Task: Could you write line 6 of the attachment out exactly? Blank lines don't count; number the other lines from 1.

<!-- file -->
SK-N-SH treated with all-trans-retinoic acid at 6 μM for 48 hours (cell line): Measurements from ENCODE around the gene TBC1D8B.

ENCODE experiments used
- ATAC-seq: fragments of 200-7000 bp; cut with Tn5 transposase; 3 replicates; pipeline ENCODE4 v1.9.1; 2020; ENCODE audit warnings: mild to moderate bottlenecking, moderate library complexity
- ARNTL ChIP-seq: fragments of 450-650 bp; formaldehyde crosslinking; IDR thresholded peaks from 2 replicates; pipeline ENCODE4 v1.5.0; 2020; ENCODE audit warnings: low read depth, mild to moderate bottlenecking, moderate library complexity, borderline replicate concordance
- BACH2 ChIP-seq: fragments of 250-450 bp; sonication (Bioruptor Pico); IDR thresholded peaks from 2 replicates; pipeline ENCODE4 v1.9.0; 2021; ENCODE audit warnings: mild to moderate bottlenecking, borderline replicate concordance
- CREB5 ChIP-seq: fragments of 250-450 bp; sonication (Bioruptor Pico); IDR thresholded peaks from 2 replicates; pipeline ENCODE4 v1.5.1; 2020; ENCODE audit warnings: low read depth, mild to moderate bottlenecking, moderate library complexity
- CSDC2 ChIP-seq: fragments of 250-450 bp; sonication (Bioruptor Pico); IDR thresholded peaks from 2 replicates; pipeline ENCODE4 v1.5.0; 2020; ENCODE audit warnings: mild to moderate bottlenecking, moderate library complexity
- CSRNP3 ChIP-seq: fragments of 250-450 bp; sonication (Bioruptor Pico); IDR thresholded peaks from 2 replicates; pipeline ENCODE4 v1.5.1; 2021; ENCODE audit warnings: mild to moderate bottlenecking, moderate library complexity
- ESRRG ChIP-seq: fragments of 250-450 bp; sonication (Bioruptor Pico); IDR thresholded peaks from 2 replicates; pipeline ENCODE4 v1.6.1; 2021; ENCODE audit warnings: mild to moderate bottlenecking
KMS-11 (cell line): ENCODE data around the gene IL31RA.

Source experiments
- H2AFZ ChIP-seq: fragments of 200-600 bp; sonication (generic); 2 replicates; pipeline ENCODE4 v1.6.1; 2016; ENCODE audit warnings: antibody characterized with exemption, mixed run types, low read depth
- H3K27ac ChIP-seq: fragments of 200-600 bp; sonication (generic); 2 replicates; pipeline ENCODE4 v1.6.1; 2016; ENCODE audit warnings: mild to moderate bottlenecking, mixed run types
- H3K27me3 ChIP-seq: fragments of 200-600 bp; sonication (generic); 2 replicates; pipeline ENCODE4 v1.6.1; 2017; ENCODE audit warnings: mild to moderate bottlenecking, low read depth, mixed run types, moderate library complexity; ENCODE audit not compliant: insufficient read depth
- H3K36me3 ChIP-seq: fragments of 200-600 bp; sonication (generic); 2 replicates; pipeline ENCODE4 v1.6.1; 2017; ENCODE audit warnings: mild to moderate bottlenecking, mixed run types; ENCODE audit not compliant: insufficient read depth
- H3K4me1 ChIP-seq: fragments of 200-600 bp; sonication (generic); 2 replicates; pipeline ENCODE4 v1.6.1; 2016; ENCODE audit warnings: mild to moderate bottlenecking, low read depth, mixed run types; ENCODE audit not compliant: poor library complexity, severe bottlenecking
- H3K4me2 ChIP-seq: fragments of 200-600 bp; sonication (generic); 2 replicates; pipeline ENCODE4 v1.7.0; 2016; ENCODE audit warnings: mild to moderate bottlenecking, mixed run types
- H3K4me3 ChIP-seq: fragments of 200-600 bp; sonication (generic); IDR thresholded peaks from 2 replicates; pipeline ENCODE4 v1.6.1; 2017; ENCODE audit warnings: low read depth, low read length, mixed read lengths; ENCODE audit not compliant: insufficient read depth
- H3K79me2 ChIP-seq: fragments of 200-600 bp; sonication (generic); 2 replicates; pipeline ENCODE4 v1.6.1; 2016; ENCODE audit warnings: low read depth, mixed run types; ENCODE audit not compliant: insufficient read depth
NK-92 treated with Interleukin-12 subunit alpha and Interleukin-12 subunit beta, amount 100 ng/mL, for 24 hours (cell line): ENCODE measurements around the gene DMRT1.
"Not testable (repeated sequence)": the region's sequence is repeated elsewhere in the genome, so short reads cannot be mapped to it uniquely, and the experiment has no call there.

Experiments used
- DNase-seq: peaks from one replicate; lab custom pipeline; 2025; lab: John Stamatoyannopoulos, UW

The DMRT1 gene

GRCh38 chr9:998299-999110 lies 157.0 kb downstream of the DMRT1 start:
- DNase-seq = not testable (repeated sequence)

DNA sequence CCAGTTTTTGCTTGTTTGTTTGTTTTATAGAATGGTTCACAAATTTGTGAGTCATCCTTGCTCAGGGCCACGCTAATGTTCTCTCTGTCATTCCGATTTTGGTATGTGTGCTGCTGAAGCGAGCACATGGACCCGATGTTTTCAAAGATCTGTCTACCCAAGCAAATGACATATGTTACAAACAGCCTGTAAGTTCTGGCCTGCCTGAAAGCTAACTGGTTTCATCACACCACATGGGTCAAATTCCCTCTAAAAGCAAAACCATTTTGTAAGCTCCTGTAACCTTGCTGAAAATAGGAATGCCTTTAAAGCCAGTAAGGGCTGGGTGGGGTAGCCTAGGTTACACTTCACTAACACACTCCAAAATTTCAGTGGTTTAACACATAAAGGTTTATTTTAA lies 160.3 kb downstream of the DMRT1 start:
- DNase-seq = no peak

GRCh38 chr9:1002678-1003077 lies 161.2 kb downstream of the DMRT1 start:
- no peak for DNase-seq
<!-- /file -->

- CREB5 ChIP-seq: fragments of 250-450 bp; sonication (Bioruptor Pico); IDR thresholded peaks from 2 replicates; pipeline ENCODE4 v1.5.1; 2020; ENCODE audit warnings: low read depth, mild to moderate bottlenecking, moderate library complexity